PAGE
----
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Newsline - May 26, 2004


PRESIDENT'S ANNUAL ADDRESS LAYS OUT ECONOMIC GOALS
President Vladimir Putin delivered his annual address to the Federal Assembly on 26 May, Russian and international media reported. He set a number of goals in his 47-minute speech, including that at least one-third of Russians should have the opportunity to purchase affordable housing by 2010, that average annual incomes grow by 150 percent over the next four years, and that the ruble becomes fully convertible within two years. He noted that GDP has grown by 8 percent over the last four months, saying that his earlier goal of doubling GDP within 10 years is realistic and could even be achieved by 2010. He criticized efforts to reform the health-care system and called on business to help finance education initiatives. Putin said that the expansion of the European Union must "bring us closer together not only geographically, but economically and spiritually as well." He said that Moscow will continue to develop political and economic relations with the CIS countries, the United States, China, India, and Japan. The text of the speech can be seen at http://www.kremlin.ru/text/appears/2004/05/64879.shtml. RC

RUSSIA WANTS TO DELAY NEW UN RESOLUTION ON IRAQ
Foreign Minister Sergei Lavrov said on 25 May that Russia will support the adoption of a new U.S.-sponsored United Nations resolution on Iraq only after the handover of power to an Iraqi civil administration on 30 June, RIA-Novosti and Interfax reported. Lavrov said that first the composition of the new Iraqi government should be defined; second, the government should be internationally recognized; and third, the international community's mandate in Iraq should be defined. The United States and Britain are pushing for the resolution to be adopted before 30 June. Meanwhile, an unnamed Russian representative at the UN told the BBC Russian Service on 25 May that Russia does not reject the idea of the deployment of international peacekeepers in Iraq with a UN mandate and under U.S. command. VY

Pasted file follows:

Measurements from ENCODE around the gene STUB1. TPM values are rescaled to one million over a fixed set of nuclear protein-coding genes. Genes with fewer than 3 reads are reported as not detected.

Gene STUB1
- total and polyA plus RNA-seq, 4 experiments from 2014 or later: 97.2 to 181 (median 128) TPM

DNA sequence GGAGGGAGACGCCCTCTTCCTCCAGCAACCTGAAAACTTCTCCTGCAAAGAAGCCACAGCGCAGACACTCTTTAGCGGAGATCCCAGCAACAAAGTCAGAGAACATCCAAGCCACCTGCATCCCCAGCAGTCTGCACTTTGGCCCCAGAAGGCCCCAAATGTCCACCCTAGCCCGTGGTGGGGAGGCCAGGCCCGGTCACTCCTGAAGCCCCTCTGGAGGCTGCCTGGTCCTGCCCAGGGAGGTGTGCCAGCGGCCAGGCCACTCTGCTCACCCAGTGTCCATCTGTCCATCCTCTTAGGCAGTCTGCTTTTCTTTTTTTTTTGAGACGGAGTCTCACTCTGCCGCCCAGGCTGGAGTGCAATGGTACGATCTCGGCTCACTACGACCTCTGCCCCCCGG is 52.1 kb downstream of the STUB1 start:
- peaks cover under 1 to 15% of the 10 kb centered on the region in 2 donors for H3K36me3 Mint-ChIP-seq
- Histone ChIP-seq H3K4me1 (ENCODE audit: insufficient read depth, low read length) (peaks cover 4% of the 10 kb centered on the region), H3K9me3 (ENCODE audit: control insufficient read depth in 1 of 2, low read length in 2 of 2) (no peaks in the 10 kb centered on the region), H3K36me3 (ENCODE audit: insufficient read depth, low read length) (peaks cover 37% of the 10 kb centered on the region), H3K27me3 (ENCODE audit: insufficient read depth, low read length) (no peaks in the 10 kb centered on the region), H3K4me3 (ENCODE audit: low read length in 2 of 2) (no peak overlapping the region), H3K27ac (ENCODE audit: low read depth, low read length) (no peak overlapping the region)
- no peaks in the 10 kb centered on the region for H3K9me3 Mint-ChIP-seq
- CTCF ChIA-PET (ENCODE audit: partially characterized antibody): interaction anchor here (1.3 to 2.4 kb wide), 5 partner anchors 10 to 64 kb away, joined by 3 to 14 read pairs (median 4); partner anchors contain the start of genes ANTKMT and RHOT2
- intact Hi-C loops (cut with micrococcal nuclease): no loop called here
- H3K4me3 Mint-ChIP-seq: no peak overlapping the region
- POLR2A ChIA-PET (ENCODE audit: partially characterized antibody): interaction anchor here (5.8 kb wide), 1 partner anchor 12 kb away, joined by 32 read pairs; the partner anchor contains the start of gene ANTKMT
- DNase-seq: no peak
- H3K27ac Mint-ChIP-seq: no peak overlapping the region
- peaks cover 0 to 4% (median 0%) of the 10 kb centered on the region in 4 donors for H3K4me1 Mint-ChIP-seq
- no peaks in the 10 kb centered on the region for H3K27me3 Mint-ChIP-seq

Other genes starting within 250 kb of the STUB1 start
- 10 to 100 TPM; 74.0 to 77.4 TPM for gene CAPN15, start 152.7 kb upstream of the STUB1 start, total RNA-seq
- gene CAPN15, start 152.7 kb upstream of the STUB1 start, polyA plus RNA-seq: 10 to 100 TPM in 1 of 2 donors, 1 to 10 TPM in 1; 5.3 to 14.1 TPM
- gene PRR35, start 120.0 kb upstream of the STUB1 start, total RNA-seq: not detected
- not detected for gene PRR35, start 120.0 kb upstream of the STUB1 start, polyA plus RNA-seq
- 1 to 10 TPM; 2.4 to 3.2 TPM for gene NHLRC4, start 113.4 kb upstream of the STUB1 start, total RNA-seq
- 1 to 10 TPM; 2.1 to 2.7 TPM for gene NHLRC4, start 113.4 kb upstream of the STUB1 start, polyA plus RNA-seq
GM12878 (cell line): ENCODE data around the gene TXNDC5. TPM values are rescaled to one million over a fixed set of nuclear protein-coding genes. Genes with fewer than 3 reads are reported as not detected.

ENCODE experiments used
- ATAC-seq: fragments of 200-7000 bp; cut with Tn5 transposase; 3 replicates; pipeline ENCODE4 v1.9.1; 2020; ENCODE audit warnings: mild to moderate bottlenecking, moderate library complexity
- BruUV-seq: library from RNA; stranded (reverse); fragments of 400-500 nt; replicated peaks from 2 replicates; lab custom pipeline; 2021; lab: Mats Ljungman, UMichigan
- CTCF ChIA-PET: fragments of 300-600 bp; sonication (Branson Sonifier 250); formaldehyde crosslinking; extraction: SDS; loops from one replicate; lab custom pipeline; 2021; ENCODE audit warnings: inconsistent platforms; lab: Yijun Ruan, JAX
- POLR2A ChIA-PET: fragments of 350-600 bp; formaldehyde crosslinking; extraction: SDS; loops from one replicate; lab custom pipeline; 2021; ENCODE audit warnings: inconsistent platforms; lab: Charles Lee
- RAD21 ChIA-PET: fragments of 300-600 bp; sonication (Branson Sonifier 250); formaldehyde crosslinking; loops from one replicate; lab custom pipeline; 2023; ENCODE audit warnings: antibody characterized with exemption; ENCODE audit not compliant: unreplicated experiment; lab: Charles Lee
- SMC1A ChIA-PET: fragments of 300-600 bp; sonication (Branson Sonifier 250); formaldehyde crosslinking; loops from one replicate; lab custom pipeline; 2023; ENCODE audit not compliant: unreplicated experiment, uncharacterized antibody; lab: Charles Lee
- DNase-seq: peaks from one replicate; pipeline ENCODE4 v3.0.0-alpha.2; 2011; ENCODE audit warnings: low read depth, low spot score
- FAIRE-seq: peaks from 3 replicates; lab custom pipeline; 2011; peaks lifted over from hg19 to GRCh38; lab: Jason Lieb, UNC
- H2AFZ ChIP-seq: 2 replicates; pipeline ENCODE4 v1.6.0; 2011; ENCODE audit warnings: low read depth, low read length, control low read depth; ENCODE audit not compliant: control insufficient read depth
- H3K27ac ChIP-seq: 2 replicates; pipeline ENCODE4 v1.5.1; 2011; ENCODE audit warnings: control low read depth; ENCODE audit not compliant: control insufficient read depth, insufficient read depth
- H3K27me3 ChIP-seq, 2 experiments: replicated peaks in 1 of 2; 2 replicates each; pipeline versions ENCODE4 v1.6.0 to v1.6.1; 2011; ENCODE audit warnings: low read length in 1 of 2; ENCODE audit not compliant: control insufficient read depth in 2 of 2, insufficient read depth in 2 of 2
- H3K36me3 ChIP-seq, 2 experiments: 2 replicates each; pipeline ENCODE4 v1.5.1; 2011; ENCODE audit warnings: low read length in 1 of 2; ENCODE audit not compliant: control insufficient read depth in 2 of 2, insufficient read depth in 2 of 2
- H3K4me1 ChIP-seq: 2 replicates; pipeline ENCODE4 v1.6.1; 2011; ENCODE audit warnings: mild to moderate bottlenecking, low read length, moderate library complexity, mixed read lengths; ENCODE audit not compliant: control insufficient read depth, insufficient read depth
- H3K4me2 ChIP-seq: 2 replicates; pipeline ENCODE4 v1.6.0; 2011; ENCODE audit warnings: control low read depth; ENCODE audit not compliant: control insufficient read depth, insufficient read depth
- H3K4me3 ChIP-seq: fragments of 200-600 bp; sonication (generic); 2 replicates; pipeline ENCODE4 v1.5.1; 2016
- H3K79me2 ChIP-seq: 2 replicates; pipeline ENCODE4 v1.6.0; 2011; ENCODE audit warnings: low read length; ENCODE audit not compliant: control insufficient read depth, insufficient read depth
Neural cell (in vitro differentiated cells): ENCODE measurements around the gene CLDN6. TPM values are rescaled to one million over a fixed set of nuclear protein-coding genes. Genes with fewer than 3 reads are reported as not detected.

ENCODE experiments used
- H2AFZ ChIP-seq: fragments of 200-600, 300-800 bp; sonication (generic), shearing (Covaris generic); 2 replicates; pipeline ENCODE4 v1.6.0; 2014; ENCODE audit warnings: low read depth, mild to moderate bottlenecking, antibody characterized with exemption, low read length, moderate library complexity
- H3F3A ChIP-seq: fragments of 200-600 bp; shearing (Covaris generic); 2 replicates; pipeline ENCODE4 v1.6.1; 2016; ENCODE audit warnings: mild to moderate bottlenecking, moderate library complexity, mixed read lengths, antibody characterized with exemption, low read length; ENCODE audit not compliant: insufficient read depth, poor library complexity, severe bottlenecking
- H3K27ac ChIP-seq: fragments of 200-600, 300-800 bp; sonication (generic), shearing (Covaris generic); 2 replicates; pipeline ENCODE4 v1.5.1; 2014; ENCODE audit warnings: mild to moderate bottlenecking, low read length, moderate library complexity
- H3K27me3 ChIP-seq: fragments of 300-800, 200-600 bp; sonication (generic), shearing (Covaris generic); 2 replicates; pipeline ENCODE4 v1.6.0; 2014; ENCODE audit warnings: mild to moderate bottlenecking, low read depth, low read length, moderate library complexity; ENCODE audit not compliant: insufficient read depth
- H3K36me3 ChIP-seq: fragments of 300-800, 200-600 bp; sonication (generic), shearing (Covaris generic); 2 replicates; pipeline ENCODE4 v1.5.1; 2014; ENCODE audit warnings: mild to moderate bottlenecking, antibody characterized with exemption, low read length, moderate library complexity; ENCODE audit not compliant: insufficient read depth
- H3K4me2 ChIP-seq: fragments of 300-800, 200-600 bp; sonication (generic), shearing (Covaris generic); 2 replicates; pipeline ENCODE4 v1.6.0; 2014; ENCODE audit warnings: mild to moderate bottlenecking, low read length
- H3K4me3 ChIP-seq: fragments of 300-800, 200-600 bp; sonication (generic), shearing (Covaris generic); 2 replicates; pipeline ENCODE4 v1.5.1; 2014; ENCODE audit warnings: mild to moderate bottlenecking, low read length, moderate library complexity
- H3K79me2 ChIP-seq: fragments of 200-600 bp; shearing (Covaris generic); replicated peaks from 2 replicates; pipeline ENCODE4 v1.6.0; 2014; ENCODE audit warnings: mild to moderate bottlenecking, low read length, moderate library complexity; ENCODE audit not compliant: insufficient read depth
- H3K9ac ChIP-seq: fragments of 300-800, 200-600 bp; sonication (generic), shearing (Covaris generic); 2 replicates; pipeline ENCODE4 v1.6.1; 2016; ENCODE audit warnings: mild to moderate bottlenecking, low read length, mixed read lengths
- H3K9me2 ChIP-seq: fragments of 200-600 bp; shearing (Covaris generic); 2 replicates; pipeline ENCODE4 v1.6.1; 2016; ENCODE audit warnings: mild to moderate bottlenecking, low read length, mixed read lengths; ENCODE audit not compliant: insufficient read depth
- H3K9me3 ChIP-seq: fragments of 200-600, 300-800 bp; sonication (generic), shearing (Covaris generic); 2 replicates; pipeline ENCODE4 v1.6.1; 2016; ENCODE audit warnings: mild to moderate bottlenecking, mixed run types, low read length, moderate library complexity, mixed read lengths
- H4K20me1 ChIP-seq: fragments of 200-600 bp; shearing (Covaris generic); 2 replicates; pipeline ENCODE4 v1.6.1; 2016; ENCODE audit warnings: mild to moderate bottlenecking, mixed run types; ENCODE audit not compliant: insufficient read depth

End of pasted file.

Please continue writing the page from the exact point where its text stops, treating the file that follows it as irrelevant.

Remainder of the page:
EXPERT OUTLINES HIS VIEW OF SINGLE ECONOMIC SPACE
Mikhail Delyagin, the director of the Institute for Globalization Problems and one of the leaders of the Motherland bloc, told the "Open Economy" web portal (http://www.opec.ru) on 25 May that Russia needs the Single Economic Space (SES) to buy out the "most valuable and profitable enterprises [functioning] in the economies of the former Soviet Union." "They should work for us," he said, "because these [post-Soviet] countries, including the Baltic states, have proved their incapability." He added: "It is the European Union that took responsibility for the Baltic states, and we bear responsibility for the rest. But to develop [these] territories we should gain control over them." The presidents of Russia, Ukraine, Belarus, and Kazakhstan pledged in Yalta on 24 May that they will proceed with the implementation of the treaty on the creation of the SES they signed in September (see "RFE/RL Newsline," 25 May 2004). Delyagin also said he is skeptical about the pace of integration within the SES. "First they signed the agreement, almost a year afterward [they] ratified it, and only then they sit down to discuss what they have signed," he said. VY

IS AUDIT CHAMBER HEAD'S POSITION IN DANGER?
The Duma Budget Committee recommended on 25 May that the lower house of parliament adopt an amendment to the law on the Audit Chamber according to which the right to appoint and dismiss the body's head will be transferred from the Duma to the president, NTV and TV-Tsentr reported. The amendment was proposed by the pro-Kremlin Unified Russia party, and "Kommersant-Daily" speculated on 25 May that it was initiated by Audit Chamber Chairman Sergei Stepashin. An editorial in "Vremya novostei" the same day opined that Stepashin has irritated the presidential administration and the move signals the imminent end of his career. Speaking to TV-Tsentr, Audit Chamber Research Institute Director Aleksei Podberezkin denied that the transfer of power would be a blow for the legislative branch. "The president will only nominate the chairman and the Duma will confirm him," he said. VY